4. by Trish

    On October 17, 2012 at 7:37 pm

    I think this is stupid! I have 3 children and I did my best to breastfeed all 3 of them because that was what i was ‘supposed’ to do. I absolutely hated it. With my first I was so stressed out I ended up pumping and feeding it to him in a bottle for 2 months until I got mastitis. With the second she had acid reflux and we had a terrible doctor who would not medicate her and told us to put her on soy formula. And with the third I breastfed him exclusively for 3 months until I got mastitis again and there was no fat in my milk. He was always hungry. I have decided that if I have a fourth I will formula feed. I feel a little guilty but I feel like it’s not worth me being stressed out and crazy just to breastfeed. The truth is, my 3rd son who was breastfed the longest has been the sickest baby I’ve had. I know it could be due to a number of factors but I’m just saying. I know breast milk is perfect for feeding your newborn but I think every mother should have the option to formula feed as well.

  5. by Melissa

    On October 17, 2012 at 7:49 pm

    They must think we are idiots and incapable of making our own informed decisions. There is no such thing as a wrong choice here only what is best for each mother and baby. They act as though formula is poison or something.

  6. by sorcha

    On October 17, 2012 at 8:23 pm

    I don’t think banning samples will hurt mothers who can’t medically breastfeed as formula is available to mother who choose not to or can not breastfeed on request. I think that placing hospitals in the position of endorsing a formula by handing out logo bags, coolers and free formula “Just in case” does give some new mothers (not all) the impression that 1) this is the hospital recommended brand of formula, therefore the best and only brand I should use 2) that all breastfeeding moms ‘cheat’ and give their baby formula, when in fact they don’t and IMO giving a newborn formula is the first step to quitting breastfeeding. For generations doctors recommended formula and discouraged breastfeeding, many period publications claiming the formula was best for babies and that breast milk was equal to pasteurized or condensed milk. As a result many new moms do not have family support as their own mothers and grandmothers don’t know what’s normal for a breastfeeding baby and will encourage them to use the formula the hospital gave them. Not to mention formula is poison when the formula or the bottles are handled improperly, that many poor parents dilute formula in order to make it last longer and in some cases causing nutritional deficiencies in infants. Bottom line, formula is not necessary for the health and development of infants when breastfeeding can be established and should a mother choose not to breastfeed her choice in formula should be based on interdependent research and not swag.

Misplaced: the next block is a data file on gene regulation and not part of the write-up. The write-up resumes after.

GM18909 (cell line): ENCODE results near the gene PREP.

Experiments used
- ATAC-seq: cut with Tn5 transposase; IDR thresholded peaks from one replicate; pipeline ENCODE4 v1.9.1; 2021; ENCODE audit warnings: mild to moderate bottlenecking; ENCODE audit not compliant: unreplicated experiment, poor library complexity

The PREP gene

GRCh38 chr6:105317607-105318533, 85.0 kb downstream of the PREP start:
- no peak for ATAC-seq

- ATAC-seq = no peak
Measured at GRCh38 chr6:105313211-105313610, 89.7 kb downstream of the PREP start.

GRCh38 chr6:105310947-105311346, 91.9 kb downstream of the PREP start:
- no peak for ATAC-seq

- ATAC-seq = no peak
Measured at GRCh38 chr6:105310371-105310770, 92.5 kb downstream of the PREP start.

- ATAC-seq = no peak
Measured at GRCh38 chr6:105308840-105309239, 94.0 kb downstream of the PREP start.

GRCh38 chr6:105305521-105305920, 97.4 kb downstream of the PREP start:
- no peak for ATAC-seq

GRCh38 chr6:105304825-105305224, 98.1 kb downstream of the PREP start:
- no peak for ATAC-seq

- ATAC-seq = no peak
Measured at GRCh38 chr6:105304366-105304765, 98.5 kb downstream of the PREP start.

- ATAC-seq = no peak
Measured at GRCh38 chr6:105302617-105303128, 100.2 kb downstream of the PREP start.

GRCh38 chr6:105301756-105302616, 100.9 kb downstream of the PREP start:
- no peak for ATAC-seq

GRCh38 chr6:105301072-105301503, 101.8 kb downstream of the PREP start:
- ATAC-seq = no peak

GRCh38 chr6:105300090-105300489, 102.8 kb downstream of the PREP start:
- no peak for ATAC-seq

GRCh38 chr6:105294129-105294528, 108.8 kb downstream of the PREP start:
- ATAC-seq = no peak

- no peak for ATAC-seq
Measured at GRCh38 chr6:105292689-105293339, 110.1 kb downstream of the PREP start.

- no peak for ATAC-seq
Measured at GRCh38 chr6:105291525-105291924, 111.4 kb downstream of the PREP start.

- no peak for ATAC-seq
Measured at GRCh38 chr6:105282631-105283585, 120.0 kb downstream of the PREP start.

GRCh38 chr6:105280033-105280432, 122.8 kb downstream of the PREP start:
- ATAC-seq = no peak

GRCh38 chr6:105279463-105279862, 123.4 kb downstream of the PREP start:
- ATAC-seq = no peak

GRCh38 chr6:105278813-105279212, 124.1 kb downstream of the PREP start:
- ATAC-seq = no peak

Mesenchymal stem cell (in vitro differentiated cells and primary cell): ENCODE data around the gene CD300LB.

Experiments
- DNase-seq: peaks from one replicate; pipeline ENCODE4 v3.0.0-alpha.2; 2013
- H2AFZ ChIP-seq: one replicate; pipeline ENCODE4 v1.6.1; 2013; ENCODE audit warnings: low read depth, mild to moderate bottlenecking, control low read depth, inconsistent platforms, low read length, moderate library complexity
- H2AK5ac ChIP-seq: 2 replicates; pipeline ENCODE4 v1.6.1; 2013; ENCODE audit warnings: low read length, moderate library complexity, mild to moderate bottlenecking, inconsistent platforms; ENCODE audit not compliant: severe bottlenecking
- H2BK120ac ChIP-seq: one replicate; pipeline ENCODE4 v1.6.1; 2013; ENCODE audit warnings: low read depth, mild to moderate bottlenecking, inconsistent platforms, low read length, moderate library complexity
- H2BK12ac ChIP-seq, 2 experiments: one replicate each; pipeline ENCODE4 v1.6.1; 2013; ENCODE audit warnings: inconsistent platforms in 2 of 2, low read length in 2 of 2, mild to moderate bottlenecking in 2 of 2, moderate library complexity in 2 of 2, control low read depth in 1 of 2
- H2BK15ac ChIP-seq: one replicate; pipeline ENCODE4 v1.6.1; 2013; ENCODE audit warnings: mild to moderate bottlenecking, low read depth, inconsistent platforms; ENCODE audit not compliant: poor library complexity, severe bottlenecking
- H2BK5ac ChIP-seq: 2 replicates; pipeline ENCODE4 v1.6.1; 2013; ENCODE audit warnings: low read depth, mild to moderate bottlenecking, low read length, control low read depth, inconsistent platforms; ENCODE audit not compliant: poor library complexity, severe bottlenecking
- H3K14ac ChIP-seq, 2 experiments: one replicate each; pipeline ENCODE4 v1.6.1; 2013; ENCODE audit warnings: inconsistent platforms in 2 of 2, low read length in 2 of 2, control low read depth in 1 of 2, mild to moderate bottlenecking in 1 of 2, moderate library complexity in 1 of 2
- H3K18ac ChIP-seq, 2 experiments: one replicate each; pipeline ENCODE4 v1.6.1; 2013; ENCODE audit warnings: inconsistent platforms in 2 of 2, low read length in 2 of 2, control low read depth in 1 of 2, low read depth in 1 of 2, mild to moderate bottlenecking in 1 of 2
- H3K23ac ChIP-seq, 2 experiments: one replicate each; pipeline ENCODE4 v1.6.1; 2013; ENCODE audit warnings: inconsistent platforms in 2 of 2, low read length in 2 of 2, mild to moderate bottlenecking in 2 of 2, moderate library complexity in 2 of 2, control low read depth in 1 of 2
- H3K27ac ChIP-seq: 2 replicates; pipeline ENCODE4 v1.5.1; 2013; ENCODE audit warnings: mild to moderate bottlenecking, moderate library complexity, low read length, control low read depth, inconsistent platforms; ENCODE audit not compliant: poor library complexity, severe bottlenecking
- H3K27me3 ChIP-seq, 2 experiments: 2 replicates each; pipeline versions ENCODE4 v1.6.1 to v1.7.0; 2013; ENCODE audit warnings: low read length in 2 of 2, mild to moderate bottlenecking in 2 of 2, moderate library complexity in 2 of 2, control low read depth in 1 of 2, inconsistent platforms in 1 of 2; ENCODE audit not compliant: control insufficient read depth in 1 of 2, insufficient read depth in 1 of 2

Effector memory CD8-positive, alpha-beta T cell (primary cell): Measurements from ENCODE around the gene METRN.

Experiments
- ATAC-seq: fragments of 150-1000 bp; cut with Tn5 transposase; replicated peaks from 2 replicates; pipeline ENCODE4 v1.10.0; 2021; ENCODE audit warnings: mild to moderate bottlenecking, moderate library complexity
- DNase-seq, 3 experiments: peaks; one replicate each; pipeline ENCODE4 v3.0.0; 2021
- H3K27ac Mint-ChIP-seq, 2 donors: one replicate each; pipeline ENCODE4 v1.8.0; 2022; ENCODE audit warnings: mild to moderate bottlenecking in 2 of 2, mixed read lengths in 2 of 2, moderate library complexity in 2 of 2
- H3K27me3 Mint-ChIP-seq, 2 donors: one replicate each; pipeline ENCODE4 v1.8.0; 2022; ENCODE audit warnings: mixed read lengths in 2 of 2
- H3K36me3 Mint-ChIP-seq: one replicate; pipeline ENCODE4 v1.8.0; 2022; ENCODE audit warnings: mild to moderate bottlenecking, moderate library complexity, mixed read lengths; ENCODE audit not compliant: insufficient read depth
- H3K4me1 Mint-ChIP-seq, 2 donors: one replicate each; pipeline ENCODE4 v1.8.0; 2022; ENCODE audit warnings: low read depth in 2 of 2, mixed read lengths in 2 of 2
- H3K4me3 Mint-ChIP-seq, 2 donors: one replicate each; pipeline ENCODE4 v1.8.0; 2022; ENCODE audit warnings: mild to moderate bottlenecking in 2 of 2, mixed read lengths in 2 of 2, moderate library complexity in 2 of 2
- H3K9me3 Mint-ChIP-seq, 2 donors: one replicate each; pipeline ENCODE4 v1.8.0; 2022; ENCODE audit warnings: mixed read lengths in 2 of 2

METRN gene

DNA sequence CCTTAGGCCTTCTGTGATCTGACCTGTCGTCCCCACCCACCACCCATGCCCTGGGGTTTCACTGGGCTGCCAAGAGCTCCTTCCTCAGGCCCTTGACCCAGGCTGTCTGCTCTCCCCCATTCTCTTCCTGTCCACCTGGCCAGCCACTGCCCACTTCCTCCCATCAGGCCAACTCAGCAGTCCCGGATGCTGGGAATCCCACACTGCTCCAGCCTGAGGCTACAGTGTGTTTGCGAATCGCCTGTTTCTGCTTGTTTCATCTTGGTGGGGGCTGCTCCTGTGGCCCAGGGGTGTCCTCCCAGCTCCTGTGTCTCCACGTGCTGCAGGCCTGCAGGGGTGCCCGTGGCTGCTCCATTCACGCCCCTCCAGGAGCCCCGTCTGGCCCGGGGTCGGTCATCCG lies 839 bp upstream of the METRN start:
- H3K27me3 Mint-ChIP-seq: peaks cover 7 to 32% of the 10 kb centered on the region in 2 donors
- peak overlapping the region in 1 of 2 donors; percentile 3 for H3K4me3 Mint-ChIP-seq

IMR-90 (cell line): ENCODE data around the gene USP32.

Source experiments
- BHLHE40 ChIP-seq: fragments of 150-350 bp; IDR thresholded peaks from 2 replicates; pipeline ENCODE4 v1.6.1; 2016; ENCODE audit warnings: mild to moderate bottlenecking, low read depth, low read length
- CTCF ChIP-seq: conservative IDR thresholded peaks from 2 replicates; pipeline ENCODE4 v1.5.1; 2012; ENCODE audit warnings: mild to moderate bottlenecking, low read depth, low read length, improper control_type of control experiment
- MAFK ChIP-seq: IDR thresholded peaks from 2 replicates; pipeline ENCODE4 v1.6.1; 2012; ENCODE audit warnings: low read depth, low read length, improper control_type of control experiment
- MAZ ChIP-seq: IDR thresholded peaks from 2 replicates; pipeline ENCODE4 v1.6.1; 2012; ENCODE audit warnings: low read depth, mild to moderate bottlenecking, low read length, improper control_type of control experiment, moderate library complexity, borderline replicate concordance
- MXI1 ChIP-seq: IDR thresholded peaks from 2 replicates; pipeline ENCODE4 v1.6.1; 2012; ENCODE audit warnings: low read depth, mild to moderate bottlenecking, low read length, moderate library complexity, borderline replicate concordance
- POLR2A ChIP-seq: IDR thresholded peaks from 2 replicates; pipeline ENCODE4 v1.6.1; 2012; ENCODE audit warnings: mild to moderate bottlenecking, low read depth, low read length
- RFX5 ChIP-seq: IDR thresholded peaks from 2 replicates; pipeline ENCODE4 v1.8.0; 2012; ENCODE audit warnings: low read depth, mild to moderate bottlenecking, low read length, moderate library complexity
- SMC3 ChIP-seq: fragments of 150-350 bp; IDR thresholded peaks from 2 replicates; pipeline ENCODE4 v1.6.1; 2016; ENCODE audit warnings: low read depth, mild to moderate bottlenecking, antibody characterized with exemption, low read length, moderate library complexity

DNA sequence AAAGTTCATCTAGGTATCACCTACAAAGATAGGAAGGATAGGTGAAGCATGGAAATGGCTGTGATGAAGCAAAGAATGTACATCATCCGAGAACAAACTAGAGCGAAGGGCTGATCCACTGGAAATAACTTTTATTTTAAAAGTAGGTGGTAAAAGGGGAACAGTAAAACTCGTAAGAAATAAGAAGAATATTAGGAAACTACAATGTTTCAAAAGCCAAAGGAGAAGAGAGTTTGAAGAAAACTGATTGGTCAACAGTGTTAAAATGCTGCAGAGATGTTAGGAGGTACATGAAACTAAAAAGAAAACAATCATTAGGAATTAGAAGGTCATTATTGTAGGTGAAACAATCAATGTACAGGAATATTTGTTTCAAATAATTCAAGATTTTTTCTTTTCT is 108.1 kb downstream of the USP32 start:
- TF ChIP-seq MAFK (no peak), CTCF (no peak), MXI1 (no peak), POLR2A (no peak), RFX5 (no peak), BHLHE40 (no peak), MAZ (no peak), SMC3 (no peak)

7. by gg

    On October 17, 2012 at 8:59 pm

    I think they shouldn’t ban the free samples. I tried breastfeeding my son for the first 3 days and he couldn’t drink since he was a lazy sucker. We had to use the free samples to help him get going. A week later he was breastfeeding all the way. If you think hospital shouldn’t endorse free samples of formulas then you are saying they shouldn’t be handing out free samples of anything, i.e. prenatal vitamins, etc. Free samples just helps us decide whether or not we like the brand they are giving us. It’s like going to Costco and trying out their free food samples. It is OUR decision not theirs.

  8. by NN

    On October 17, 2012 at 9:25 pm

    Great. Uncle Sam deciding what a woman should do with her body and her baby.

  9. by Nicole